Tuesday, August 23, 2011

'Bye-'Bye, Borders

I'm sitting on a chair at a tiny table in the entryway of the Greenwood, Indiana Borders because this is the only seat left in the place. I feel as though I'm in the scene from You've Got Mail where the Shop Around the Corner is going out of business.

I know. I know. That little privately-owned children's bookstore had fallen victim to the big, bad chain store. My sympathies are with the small neighborhood shops, but since I've never lived near such a spot, except in my writer's vivid imagination, I am feeling sentimental about Borders' closings. Many pleasant, bookish, coffee-scented memories revolve around Borders--so many, in fact, I can almost forget Borders is a super chain. Or was.

My history with Borders goes back nearly a decade. My younger daughter, Dawna, introduced me to the joys that awaited just through those heavy red double doors. Before she went to South Korea to teach for a year, before she met and married a man from Nepal, before she had wee ones we would head for Borders, arriving around noon and staying until they ran us out so they could lock up for the night. Since that was pre-knee-surgery, she'd ask me what I wanted to look at. I'd dictate my wish list, and, while she went off to gather what she could, I'd order some scrumptious coffee and a sweet treat or an asiago-and-spinach-filled soft pretzel, warmed, of course. She'd return with a stack of books and magazines about writing, quilting, the arts, poetry, cooking, and literature. Once my nest was made, she'd go seeking after her own interests--arts, crafts, international cooking, travel, Chris Van Allsburg books (she's an illustrator and loves his work), and other miscellany. Then here she would come with a stack so high she could barely carry it, let alone see over it. And we'd stay for nine or ten hours, camping out while reading, sharing, drinking coffee, watching people, writing, and drinking more coffee.

When she married, we continued our Borders visits. Since her husband worked nights, we didn't have to hurry home. And of course, I never could leave without a few purchases. I suppose we should have paid rent on the table, too.

Sometimes I didn't read; I just wrote and wrote for those hours. It was at Borders that I discovered the guilty pleasure of writing in Moleskine notebooks such as the one I'm using to pen these words. From their eye-pleasing pale green paper and thin lines to the natural cardboard covers and their sewn construction I love them.

Dawna continued to be my Borders companion, even as the children came along--one, two, three--though the visits became shorter of necessity and less frequent. Now, just as the children are reaching an age when they enjoy browsing and finding a cozy corner to peruse a good book, Borders closes those magical red doors.

Don't hit me with the old line, "It's not personal. It's business." While I'm quoting You've Got Mail, I may as well add, "It's personal to a lot of people." I don't want to get into a conversation about the economy. Nor do I want to discuss the things I didn't like about Borders. I just want to bid the chain adieu. Something will come along to take its place. Hopefully.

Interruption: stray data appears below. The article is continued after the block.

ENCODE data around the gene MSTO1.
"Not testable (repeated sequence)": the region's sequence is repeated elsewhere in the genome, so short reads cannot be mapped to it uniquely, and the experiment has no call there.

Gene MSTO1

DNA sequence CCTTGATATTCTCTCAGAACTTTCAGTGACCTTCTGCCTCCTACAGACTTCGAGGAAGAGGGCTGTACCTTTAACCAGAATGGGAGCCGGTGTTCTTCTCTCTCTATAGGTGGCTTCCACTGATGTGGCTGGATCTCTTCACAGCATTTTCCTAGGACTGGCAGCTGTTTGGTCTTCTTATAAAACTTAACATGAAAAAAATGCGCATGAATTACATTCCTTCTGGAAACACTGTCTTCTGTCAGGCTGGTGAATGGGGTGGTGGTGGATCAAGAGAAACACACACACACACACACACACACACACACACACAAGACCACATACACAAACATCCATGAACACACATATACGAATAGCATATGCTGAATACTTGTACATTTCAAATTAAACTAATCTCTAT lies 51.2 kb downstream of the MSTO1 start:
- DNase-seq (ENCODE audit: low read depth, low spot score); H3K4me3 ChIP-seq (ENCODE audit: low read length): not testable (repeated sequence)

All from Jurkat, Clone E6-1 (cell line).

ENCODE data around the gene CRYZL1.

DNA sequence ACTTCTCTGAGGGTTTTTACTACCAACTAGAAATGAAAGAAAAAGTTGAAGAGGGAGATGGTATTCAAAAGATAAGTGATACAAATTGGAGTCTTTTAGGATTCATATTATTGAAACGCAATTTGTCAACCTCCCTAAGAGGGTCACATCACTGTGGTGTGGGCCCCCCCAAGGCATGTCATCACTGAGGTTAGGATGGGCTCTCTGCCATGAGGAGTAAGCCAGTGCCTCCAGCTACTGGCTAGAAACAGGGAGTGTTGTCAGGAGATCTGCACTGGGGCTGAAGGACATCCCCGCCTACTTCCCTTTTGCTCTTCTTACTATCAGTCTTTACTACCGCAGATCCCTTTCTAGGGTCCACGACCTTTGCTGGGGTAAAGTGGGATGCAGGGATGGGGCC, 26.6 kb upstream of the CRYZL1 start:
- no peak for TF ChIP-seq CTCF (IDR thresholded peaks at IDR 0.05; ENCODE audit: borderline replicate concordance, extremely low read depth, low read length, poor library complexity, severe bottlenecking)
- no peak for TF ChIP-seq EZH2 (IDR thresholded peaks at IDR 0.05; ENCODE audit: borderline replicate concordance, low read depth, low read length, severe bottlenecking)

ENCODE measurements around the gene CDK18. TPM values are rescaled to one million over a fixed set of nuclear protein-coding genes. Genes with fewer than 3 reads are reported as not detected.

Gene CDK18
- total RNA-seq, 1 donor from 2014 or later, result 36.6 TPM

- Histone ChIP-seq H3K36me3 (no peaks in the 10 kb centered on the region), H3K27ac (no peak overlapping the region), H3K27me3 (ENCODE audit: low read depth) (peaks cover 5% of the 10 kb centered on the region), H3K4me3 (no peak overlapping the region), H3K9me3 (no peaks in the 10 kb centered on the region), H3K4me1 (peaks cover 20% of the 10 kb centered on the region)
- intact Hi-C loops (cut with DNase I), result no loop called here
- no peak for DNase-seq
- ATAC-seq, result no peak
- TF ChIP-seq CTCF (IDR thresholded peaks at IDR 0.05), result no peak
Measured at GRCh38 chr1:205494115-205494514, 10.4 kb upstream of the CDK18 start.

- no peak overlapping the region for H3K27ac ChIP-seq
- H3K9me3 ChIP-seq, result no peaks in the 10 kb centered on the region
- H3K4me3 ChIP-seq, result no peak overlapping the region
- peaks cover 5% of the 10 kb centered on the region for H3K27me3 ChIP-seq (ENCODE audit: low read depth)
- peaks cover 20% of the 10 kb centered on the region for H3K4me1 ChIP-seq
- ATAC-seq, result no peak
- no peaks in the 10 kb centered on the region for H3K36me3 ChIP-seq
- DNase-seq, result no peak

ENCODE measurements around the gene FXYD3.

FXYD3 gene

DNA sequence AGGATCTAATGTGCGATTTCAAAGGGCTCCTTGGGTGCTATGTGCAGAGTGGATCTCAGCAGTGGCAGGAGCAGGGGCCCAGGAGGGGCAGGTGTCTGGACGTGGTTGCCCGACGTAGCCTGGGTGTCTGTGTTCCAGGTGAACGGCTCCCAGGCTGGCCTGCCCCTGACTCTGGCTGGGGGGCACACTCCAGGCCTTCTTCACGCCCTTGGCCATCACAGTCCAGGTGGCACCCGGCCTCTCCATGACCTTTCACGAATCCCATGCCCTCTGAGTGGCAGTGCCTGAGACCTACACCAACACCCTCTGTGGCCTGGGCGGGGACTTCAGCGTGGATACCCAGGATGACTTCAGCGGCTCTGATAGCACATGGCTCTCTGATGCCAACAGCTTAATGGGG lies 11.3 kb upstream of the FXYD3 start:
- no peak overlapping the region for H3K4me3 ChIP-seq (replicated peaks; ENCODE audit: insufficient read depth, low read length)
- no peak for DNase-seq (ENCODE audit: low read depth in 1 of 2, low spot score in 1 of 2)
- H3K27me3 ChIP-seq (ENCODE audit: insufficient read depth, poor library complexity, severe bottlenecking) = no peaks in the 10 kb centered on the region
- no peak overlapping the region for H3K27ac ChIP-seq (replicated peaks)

The table I rest my elbows on is for sale for $75. The two chairs, $50 each. They're sturdy. Everything is for sale. Every bookcase, display rack, coffeemaker, counter, shelf ladder, and peg board hook. Every rug and every mug. From my vantage spot, I watch the constant flow of customers entering empty handed and leaving with bags full of bargains. Those shoppers, what are their memories, I wonder. Are they the least bit sentimental about the passing of this icon? Are you?

Because of Christ,


  1. I grieve with you, Sharon. Last Tuesday, we took our 4-year-old granddaughter to the Castleton Square Borders on the NE side of Indy and the finality of Borders' demise hit me in the solar plexis. All the chairs and benches had been sold. The coffee shop had been dismantled and its fixtures were being sold. The restrooms were closed (no staff to maintain them, I suppose).

    In that respect, the only staff I saw were unpacking boxes of books from Borders warehouses hither and yon, stacking them on shelves that heralded close-out prices of 30%, 50%, or even 70% off. The only thing the store had to offer in its death throes were bargains. As the clerk told a fellow in front of me at the cash register, "If you can't afford it today, come back next week. We'll mark it down farther."

    Today, I saw a news report that the Books-A-Million bookstore chain is failing fast, too. Although BAM was not my favorite store (because it has always been bargain-driven), I admit that I felt another twinge of sorrow at that news as well.

    Sociologists tell us that bookstores had become the "third place" of American life -- a "home away from home" and an "office away from the office," where we could sit, think, browse, and dream without the pressures of daily obligations. Those places are disappearing now. I hope they don't disappear entirely!

    In an era of electronic publishing and deep discounting, our books are getting cheaper. But must the quality of our lives be discounted along with them?

  2. Hoosierwriter, I'm glad to know I'm not the only one mourning Borders' passing. And, though I never shopped at Books-a-Million (I've never seen one), I hate to see them flounder, also. I wonder how Half-Price Books is faring.

    If, on the other hand, this would mean that places like Shop Around the Corner could have a resurgance, that would be wonderful. I would love to find such a place that offered good coffe and teas, along with quaint tables and chairs to boot. I could be their resident eccentric writer.

    Write on!